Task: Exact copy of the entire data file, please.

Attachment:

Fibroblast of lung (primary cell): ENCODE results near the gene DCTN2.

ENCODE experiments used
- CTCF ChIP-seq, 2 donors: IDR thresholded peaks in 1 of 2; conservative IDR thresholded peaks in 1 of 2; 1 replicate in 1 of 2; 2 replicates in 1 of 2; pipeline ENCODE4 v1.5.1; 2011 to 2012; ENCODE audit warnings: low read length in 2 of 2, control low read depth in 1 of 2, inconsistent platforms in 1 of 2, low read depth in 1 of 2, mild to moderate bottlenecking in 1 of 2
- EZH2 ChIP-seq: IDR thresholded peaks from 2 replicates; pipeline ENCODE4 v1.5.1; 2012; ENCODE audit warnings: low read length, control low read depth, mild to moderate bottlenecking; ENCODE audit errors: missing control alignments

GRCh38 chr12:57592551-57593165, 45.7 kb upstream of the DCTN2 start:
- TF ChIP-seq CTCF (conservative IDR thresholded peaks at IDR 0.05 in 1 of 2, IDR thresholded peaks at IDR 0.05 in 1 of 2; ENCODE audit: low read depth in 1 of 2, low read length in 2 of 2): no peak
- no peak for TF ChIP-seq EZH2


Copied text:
Fibroblast of lung (primary cell): ENCODE results near the gene DCTN2.

ENCODE experiments used
- CTCF ChIP-seq, 2 donors: IDR thresholded peaks in 1 of 2; conservative IDR thresholded peaks in 1 of 2; 1 replicate in 1 of 2; 2 replicates in 1 of 2; pipeline ENCODE4 v1.5.1; 2011 to 2012; ENCODE audit warnings: low read length in 2 of 2, control low read depth in 1 of 2, inconsistent platforms in 1 of 2, low read depth in 1 of 2, mild to moderate bottlenecking in 1 of 2
- EZH2 ChIP-seq: IDR thresholded peaks from 2 replicates; pipeline ENCODE4 v1.5.1; 2012; ENCODE audit warnings: low read length, control low read depth, mild to moderate bottlenecking; ENCODE audit errors: missing control alignments

GRCh38 chr12:57592551-57593165, 45.7 kb upstream of the DCTN2 start:
- TF ChIP-seq CTCF (conservative IDR thresholded peaks at IDR 0.05 in 1 of 2, IDR thresholded peaks at IDR 0.05 in 1 of 2; ENCODE audit: low read depth in 1 of 2, low read length in 2 of 2): no peak
- no peak for TF ChIP-seq EZH2